Australia’s aid budget has doubled in recent years and is set to double again in the next five years.
Canberra was warned by its own Treasury in recently released documents that simply scaling up existing aid activities won’t deliver value for money … especially in the Pacific, where a quarter of all Australian aid now goes.
So the Foreign minister Kevin Rudd has said that it’s prudent to do a review now, though aid monitoring groups say there’s a lot to do to ensure transparency, accountability and a focus on poverty.
Presenter: Canberra Correspondent Linda Mottram
Speakers: Kevin Rudd, Australia’s Foreign Minister; Marc Purcell, Australian Council for International Development; Gary Lee, AidWatch; Tim Costello, World Vision Australia; Julia Newton-Howes, CARE Australia
MOTTRAM: Under continued fire about transparency and effectiveness, the Labor government in Canberra has already reviewed several aspects of its aid program, in particular the much-criticised use of technical advisors. They’ve been wound back in Papua New Guinea and East Timor and are likely to be so in Vanuatu and Solomon Islands. But Canberra was warned by its own Treasury earlier this year that much more needed to be done, especially since the aid budget’s set to double by 2015 to eight-point-six Billion dollars. Simply scaling up existing activities, Treasury warned, would not deliver value for money. Now the Foreign minister Kevin Rudd has announced a complete, independent review of aid effectiveness
RUDD: The key thing is where do we most effectively reduce poverty, where do we most effectively create the conditions necessary for self-generated economic growth in the future. That’s what we’re committed to doing under the Millenium Development Goals and they apply as much regionally as they do globally.
MOTTRAM: The review’s to be conducted by an independent panel including development economist Doctor Stephen Howes, former Liberal Senator and NGO affiliate Margaret Reid, former senior diplomat in Indonesia, Papua New Guinea and at the UN, Bill Farmer, and business figure John Denton who also focuses on trade and refugees. Another former top bureaucrat, Sandy Holloway will chair proceedings.
NGO’s quickly welcomed the review. And Marc Purcell, the executive director of the umbrella group, the Australian Council for International Development, says its vital that the overall focus of the aid budget be poverty alleviation.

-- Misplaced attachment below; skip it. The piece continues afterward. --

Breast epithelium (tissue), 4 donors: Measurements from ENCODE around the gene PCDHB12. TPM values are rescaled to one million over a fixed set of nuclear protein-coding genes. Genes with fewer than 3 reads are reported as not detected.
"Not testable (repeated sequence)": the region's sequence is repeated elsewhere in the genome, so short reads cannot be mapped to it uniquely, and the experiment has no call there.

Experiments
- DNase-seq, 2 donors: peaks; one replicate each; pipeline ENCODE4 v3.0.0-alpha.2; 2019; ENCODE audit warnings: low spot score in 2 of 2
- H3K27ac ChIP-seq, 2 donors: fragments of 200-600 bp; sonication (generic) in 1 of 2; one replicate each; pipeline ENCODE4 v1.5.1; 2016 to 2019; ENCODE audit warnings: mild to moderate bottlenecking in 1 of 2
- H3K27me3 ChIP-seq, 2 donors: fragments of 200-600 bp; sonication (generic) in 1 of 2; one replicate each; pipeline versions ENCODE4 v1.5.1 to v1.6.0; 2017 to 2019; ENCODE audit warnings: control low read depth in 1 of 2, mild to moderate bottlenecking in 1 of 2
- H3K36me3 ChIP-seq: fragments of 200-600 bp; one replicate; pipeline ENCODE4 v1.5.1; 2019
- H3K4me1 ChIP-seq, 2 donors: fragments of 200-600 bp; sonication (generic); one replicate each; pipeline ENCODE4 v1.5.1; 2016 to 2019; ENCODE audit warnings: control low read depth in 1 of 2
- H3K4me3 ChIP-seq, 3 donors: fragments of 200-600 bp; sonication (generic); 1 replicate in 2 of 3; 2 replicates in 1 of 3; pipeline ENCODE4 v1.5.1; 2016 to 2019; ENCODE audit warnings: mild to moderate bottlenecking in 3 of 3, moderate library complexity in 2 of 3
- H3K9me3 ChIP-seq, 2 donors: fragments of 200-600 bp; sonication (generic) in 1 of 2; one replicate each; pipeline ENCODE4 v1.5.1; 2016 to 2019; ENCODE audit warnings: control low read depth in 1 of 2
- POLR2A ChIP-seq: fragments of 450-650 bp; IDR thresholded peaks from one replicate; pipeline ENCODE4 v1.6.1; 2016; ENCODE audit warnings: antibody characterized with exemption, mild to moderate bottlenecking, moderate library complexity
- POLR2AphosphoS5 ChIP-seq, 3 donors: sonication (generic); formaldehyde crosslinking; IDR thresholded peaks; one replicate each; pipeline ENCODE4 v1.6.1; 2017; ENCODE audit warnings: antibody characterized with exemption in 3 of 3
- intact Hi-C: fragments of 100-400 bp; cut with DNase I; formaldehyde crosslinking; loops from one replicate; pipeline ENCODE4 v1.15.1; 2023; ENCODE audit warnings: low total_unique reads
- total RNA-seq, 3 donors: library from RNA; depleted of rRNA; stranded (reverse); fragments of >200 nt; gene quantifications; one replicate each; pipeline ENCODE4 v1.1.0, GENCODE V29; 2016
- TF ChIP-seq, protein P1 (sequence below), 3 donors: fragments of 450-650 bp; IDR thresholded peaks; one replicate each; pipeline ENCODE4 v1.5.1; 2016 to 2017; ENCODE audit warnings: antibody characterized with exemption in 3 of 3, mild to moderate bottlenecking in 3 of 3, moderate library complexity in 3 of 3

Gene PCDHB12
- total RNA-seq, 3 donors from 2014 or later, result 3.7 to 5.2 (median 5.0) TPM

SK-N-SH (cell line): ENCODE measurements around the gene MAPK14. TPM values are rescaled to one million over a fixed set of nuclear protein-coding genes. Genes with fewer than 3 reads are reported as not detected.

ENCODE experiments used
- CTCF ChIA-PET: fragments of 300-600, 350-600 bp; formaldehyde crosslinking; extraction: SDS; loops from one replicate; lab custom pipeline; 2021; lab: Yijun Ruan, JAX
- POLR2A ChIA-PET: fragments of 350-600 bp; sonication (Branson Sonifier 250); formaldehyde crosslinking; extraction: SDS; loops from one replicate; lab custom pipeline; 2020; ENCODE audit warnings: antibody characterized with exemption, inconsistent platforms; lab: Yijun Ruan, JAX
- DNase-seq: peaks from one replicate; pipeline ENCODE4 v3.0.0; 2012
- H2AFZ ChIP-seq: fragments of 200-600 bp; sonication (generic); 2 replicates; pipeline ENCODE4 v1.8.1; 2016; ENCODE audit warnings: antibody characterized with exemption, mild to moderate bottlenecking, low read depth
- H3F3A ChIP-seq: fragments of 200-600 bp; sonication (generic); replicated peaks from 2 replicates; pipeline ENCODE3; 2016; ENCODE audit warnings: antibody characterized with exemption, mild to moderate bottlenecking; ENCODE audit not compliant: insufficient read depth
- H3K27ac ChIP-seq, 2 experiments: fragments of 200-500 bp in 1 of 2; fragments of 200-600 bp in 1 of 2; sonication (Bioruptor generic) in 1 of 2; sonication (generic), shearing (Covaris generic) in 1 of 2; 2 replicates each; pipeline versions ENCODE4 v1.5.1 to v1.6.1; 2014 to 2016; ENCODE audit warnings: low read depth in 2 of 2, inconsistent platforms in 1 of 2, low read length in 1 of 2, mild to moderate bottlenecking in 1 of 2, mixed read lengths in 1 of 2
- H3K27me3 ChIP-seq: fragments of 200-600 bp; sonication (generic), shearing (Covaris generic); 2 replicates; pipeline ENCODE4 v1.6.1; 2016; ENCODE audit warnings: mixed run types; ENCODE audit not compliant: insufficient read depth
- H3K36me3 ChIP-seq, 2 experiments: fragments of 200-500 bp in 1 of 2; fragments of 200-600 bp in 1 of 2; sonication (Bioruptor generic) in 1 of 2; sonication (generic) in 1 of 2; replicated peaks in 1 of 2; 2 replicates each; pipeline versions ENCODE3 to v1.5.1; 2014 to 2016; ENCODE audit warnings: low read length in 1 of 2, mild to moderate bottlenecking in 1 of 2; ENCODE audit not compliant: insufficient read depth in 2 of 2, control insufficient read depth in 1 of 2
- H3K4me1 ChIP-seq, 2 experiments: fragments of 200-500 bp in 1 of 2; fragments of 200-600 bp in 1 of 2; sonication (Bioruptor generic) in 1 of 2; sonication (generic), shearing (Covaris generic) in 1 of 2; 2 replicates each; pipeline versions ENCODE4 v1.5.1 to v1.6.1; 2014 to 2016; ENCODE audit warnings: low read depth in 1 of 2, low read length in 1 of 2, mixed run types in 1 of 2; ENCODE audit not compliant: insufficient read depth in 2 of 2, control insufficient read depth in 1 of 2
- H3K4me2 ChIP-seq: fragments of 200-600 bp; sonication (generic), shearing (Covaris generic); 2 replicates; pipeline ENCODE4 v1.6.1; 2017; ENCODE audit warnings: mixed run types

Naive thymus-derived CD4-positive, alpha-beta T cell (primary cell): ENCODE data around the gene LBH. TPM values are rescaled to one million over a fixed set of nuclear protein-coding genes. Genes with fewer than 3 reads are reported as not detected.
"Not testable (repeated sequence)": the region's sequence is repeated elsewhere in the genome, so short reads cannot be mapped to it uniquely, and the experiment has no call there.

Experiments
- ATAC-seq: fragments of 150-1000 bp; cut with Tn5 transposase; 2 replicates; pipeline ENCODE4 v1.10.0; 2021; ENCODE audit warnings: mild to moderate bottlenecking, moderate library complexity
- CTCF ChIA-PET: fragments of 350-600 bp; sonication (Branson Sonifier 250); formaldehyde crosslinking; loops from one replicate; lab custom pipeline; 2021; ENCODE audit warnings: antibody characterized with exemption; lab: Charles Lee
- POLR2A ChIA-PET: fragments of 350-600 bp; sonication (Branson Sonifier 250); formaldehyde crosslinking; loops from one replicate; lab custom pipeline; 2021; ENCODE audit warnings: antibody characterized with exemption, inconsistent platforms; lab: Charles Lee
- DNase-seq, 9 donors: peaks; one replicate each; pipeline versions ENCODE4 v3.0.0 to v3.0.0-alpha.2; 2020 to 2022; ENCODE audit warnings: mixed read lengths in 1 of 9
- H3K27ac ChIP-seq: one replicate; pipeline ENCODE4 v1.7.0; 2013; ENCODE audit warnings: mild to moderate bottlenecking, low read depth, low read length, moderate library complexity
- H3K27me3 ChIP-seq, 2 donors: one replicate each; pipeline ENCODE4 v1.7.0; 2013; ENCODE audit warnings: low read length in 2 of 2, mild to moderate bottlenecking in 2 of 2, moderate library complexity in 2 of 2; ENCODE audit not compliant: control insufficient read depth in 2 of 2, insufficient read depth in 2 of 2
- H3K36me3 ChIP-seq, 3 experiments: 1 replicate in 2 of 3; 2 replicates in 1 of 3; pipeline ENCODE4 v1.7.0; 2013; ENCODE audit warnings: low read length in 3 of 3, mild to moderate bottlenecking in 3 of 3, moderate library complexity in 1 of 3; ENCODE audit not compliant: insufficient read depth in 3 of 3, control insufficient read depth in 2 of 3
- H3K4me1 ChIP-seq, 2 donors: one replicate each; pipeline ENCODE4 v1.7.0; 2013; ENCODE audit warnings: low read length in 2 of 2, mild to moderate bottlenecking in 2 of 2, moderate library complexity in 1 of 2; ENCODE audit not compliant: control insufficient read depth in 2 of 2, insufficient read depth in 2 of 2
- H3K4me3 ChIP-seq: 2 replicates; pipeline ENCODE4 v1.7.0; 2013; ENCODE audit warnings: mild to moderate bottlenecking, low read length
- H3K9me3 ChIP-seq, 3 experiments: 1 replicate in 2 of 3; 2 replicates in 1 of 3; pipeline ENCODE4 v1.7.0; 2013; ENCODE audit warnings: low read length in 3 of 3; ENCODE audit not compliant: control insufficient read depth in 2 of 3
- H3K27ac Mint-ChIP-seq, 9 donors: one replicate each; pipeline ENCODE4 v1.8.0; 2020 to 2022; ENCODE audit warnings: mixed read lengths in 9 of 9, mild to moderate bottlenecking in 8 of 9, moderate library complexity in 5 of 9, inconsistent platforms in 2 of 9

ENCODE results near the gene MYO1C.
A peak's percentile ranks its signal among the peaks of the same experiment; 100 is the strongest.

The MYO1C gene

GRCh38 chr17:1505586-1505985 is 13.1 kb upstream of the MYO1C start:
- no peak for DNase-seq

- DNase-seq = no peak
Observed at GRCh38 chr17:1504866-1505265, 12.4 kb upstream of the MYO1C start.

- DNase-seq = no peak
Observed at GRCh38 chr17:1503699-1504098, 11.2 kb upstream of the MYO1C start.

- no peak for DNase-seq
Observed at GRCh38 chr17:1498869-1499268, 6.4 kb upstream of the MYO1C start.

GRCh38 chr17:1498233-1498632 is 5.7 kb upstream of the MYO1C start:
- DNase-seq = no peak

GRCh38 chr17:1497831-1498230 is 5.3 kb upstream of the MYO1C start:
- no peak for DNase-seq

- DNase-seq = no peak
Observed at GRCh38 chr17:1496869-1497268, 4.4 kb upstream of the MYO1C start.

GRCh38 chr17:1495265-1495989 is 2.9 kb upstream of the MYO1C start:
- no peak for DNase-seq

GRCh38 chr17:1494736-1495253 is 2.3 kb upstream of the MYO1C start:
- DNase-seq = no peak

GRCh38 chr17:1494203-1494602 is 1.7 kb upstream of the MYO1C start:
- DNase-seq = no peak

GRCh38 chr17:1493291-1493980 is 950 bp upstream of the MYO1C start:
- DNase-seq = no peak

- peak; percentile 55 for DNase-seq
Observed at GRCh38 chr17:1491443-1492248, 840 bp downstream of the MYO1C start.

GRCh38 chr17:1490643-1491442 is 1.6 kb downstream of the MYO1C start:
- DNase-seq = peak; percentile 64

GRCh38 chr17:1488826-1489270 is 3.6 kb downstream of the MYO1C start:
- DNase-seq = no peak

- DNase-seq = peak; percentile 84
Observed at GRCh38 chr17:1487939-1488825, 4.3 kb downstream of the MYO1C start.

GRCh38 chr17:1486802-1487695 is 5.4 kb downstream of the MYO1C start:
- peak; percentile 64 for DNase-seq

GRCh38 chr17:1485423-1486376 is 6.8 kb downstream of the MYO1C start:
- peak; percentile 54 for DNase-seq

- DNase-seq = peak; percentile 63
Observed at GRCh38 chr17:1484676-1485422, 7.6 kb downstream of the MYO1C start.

PURCELL: A clear program that focuses on the poorest in the world ensures that Australian aid goes to least developed countries in the world and achieves targets in getting to the bottom 20 per cent of populations in the poorest countries.
MOTTRAM: While that may seem to be obvious, critics say that Australia’s aid is distracted from exactly that goal by a continuing national interest condition for aid. Gary Lee is spokesman for the aid monitoring group, AidWatch.
LEE: One clear example I think from the current aid budget is a certain amount of money was set aside that is being spent from other government departments for which the aid budget itself does not provide detail but one of these expenditures is to be spent by the immigration department supporting to control irregular immigration from Indonesia as well as funding to upgrade detention facilities. To me this is not about development or poverty alleviation but is being driven by Australia’s border security issues.
MOTTRAM: But Gary Lee says its unclear whether the review’s terms of reference will include consideration of this issue.
There’s also continuing concern that, as reported by the Australian National Audit Office last year, 70 per cent of Australia’s bilateral aid programs is delivered through 20 of Australia’s largest private aid contractors .. with five of those companies managing over one Billion dollars worth of contracts .. often subject to secrecy under commercial in confidence agreements.
The NGOs have quickly seized on the opportunity of the aid effectiveness review to argue that they should be given responsibility for delivering a greater share of the aid pie. Tim Costello is the CEO of World Vision Australia.
COSTELLO: NGOs with a footprint of our staff in the poorest areas, often the most difficult areas, should probably receive in this review attention about our slice of that aid pie.
MOTTRAM: And its not just about where the NGOs work, but also about their motivation, Marc Purcell says.
PURCELL: We have much lower overheads we’re not for profit organisations so we’re not in it to make a buck we’re in it to make a difference.
MOTTRAM: And if poverty alleviation is to be made the top priority, over national interest, the Chief Executive of CARE Australia, Julia Newton-Howes, says the focus has to be on women.
NEWTON-HOWES: They’re actually the most effective way to reduce poverty.
MOTTRAM: With the aid budget set to grow so dramatically, there are not only questions about how and where to best deliver it, but also about the bureaucratic arrangements supporting it. There’s a push to make AusAID a separate Australian government department with its own minister, rather than continue to be subsumed under the Department and the minister for Foreign Affairs. Julia Newton-Howes has hinted that change is needed.
NEWTON-HOWES: As the aid program becomes one of the largest part of government expenditure, it becomes a very different matter of how to deliver that compared to a decade ago when the government was delivering a much smaller program.
MOTTRAM: The aid effectiveness review is expected to take five months.